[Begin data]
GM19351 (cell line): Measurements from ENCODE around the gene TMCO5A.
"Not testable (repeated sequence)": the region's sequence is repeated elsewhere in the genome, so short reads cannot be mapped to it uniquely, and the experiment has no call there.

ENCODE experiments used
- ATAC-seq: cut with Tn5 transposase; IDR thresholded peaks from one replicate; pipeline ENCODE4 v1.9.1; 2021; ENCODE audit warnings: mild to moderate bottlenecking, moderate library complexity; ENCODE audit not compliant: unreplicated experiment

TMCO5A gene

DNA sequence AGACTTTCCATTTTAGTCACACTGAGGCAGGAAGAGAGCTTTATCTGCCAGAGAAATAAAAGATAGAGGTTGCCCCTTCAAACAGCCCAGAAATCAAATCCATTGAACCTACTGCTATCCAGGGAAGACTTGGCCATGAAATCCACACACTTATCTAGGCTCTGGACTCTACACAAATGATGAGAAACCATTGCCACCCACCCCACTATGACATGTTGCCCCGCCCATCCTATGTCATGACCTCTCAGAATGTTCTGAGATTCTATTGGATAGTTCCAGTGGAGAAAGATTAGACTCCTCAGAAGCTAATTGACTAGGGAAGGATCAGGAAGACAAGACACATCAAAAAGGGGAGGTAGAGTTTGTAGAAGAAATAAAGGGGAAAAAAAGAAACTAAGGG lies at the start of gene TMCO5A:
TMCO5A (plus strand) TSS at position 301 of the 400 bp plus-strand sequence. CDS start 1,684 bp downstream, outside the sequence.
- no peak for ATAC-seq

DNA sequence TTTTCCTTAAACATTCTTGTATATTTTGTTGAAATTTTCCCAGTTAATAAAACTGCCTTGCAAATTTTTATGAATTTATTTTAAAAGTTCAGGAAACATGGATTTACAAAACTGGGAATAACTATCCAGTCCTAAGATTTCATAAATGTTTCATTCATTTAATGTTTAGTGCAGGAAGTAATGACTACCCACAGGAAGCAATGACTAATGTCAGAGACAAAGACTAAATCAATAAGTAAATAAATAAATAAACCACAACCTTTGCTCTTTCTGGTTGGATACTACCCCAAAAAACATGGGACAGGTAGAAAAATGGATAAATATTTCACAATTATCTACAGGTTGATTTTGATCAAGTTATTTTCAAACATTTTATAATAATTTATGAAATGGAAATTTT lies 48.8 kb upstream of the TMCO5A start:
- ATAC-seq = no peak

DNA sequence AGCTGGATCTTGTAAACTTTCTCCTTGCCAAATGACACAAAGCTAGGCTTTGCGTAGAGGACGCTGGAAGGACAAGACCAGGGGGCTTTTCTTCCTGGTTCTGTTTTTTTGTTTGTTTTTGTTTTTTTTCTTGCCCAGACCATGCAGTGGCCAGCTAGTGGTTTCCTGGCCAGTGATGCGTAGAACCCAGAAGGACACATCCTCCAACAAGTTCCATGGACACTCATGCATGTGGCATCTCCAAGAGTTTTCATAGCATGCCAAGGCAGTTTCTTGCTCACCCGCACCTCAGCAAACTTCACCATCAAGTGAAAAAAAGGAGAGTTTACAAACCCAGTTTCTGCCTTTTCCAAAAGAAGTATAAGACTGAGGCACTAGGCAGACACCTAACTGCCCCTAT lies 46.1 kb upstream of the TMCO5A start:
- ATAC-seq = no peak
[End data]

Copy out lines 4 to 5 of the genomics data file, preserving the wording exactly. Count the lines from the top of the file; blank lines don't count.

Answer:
- ATAC-seq: cut with Tn5 transposase; IDR thresholded peaks from one replicate; pipeline ENCODE4 v1.9.1; 2021; ENCODE audit warnings: mild to moderate bottlenecking, moderate library complexity; ENCODE audit not compliant: unreplicated experiment

TMCO5A gene